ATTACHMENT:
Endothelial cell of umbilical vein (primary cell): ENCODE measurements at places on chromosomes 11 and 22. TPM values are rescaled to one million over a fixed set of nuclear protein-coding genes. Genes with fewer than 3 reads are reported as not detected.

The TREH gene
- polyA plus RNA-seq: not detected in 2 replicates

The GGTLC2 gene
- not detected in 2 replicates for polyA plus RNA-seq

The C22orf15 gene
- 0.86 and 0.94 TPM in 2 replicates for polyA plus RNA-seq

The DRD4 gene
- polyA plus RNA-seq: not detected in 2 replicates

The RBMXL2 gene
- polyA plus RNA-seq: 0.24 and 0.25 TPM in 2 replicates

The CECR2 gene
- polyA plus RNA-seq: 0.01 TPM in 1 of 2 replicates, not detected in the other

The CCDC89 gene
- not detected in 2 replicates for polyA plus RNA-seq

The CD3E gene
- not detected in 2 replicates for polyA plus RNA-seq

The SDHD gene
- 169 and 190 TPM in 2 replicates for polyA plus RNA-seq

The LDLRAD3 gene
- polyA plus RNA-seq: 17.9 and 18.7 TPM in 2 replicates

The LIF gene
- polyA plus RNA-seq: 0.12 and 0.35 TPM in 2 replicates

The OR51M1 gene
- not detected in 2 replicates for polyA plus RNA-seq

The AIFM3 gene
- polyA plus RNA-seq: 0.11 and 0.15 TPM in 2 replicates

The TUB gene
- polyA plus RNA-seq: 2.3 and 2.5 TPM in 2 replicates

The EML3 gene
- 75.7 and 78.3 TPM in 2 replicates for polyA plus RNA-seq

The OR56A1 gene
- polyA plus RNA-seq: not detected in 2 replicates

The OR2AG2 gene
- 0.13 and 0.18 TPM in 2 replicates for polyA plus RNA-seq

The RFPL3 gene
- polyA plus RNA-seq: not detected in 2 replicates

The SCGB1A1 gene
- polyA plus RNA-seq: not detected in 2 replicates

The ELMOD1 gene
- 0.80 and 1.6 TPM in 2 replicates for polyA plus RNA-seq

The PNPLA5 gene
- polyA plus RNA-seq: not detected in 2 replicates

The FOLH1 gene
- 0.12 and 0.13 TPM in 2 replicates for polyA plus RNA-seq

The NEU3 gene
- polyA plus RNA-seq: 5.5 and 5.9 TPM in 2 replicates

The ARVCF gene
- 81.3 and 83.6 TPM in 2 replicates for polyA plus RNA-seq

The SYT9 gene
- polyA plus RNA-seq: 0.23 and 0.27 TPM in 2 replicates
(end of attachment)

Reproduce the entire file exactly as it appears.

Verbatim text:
Endothelial cell of umbilical vein (primary cell): ENCODE measurements at places on chromosomes 11 and 22. TPM values are rescaled to one million over a fixed set of nuclear protein-coding genes. Genes with fewer than 3 reads are reported as not detected.

The TREH gene
- polyA plus RNA-seq: not detected in 2 replicates

The GGTLC2 gene
- not detected in 2 replicates for polyA plus RNA-seq

The C22orf15 gene
- 0.86 and 0.94 TPM in 2 replicates for polyA plus RNA-seq

The DRD4 gene
- polyA plus RNA-seq: not detected in 2 replicates

The RBMXL2 gene
- polyA plus RNA-seq: 0.24 and 0.25 TPM in 2 replicates

The CECR2 gene
- polyA plus RNA-seq: 0.01 TPM in 1 of 2 replicates, not detected in the other

The CCDC89 gene
- not detected in 2 replicates for polyA plus RNA-seq

The CD3E gene
- not detected in 2 replicates for polyA plus RNA-seq

The SDHD gene
- 169 and 190 TPM in 2 replicates for polyA plus RNA-seq

The LDLRAD3 gene
- polyA plus RNA-seq: 17.9 and 18.7 TPM in 2 replicates

The LIF gene
- polyA plus RNA-seq: 0.12 and 0.35 TPM in 2 replicates

The OR51M1 gene
- not detected in 2 replicates for polyA plus RNA-seq

The AIFM3 gene
- polyA plus RNA-seq: 0.11 and 0.15 TPM in 2 replicates

The TUB gene
- polyA plus RNA-seq: 2.3 and 2.5 TPM in 2 replicates

The EML3 gene
- 75.7 and 78.3 TPM in 2 replicates for polyA plus RNA-seq

The OR56A1 gene
- polyA plus RNA-seq: not detected in 2 replicates

The OR2AG2 gene
- 0.13 and 0.18 TPM in 2 replicates for polyA plus RNA-seq

The RFPL3 gene
- polyA plus RNA-seq: not detected in 2 replicates

The SCGB1A1 gene
- polyA plus RNA-seq: not detected in 2 replicates

The ELMOD1 gene
- 0.80 and 1.6 TPM in 2 replicates for polyA plus RNA-seq

The PNPLA5 gene
- polyA plus RNA-seq: not detected in 2 replicates

The FOLH1 gene
- 0.12 and 0.13 TPM in 2 replicates for polyA plus RNA-seq

The NEU3 gene
- polyA plus RNA-seq: 5.5 and 5.9 TPM in 2 replicates

The ARVCF gene
- 81.3 and 83.6 TPM in 2 replicates for polyA plus RNA-seq

The SYT9 gene
- polyA plus RNA-seq: 0.23 and 0.27 TPM in 2 replicates